HUNTSVILLE, Ala. — Extreme floods that should happen once every century could become a yearly event due to climate change. A recent study reveals that most coastal communities around the world will experience 100-year floods annually by the end of the year 2100, even under scenarios with moderate carbon dioxide emissions. University of Alabama researchers predict that regions globally could face 100-year floods every nine to 15 years on average as early as 2050.
A 100-year flood is a severe water-level event with a one-percent chance of happening in any given year. However, the study suggests that historical flood data will no longer accurately predict future flooding trends due to climate change. Rising sea levels resulting from global warming are expected to significantly impact coastal areas, bringing water closer to the shore and increasing the likelihood of storm surges, tides, and waves affecting communities.
“The threshold that we expect to be exceeded once every hundred years on average is going to be exceeded much more frequently in a warmer climate until they are no longer considered 100-year events,” says Hamed Moftakhari, a civil engineer and professor at the University of Alabama who supervised the project, in a media release.
The study used data from over 300 tide gauges worldwide to analyze trends and estimate future extreme sea levels under two different carbon emission scenarios outlined by the International Panel on Climate Change. Regardless of the emission scenario, the results indicate that sea-level rise will lead to an increase in 100-year flood events in most locations studied.
Moftakhari emphasizes the need for proactive strategies such as land planning, urban development, and coastal protective measures to mitigate floods and prevent disasters. To achieve this, realistic predictions of future coastal conditions are necessary.
The study also highlights the challenge faced by engineers designing structures such as sea dykes, seawalls, and breakwaters to protect communities from extreme floods.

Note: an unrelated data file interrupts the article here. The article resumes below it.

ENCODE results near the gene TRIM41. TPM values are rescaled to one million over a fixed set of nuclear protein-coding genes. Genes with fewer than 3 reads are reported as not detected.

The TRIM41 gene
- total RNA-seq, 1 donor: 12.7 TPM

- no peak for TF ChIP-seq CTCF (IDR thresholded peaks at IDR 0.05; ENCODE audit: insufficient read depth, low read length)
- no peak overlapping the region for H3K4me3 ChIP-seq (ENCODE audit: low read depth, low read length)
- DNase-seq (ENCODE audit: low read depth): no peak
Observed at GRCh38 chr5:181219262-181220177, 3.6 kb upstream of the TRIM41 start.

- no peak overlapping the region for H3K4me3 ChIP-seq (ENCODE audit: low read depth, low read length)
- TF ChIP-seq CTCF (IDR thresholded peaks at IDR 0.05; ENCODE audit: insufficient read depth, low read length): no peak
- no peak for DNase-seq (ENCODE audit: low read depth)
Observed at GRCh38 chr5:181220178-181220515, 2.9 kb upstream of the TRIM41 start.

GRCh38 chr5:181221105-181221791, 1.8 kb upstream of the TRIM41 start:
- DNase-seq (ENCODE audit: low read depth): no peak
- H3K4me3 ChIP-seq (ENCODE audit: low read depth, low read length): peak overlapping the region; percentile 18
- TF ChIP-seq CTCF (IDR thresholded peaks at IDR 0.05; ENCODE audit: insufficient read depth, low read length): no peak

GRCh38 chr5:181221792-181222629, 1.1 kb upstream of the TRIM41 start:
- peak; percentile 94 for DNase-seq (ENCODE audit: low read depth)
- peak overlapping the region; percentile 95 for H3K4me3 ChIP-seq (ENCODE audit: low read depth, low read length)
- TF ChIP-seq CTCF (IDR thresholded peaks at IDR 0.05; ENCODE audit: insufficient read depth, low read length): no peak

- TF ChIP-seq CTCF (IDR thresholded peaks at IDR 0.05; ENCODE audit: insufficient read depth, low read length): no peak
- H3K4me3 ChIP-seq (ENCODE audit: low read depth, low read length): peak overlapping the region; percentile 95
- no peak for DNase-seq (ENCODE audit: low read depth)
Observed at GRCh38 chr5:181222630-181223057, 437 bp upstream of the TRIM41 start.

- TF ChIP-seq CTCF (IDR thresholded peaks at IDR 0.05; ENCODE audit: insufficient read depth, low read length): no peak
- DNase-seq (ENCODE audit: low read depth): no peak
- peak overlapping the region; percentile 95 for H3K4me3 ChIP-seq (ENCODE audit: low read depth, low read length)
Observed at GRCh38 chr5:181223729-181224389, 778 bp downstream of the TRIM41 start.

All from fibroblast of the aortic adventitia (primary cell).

“In stationarity, we assume that the patterns we have observed in the past are going to remain unchanged in the future, but there are a lot of factors under climate change that are modulating these patterns,” explains Moftakhari. “We can’t assume stationarity in coastal flooding anymore.”
While the average sea level is rising globally, the consequences vary across different regions. Higher latitudes may witness a drop in sea levels as ice sheets melt and the underlying land rises, whereas regions like the Gulf of Mexico experience faster-than-average sea-level rise due to gradual land sinking. Moftakhari stresses the importance of tailoring coastal defense solutions to local information and needs.
“We know that mean sea level is rising, the question is: how are we going to deal with it?” says Moftakhari. “We’ve already seen that many portions of the coast are permanently inundated and losing land, and many coastal cities and islands are experiencing flooding much more frequently than in the past — it’s time to learn how to deal with non-stationarity.”
Moftakhari remains optimistic and believes that with technological advancements and community resilience measures, coastal areas can effectively manage the rising risks associated with non-stationary flooding patterns caused by climate change.
“Don’t forget that this is all about the level of water that we expect to experience without mitigation measures,” he says. “There will be technological advancements that could enhance the resilience of communities.”
The study is published in the journal Earth’s Future.
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